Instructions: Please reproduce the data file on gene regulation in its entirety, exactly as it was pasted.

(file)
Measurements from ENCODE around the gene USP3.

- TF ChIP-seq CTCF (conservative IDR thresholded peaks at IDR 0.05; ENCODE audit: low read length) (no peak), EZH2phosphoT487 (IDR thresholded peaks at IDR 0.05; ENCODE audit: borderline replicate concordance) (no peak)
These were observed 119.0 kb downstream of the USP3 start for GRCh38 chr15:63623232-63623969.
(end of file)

Measurements from ENCODE around the gene USP3.

- TF ChIP-seq CTCF (conservative IDR thresholded peaks at IDR 0.05; ENCODE audit: low read length) (no peak), EZH2phosphoT487 (IDR thresholded peaks at IDR 0.05; ENCODE audit: borderline replicate concordance) (no peak)
These were observed 119.0 kb downstream of the USP3 start for GRCh38 chr15:63623232-63623969.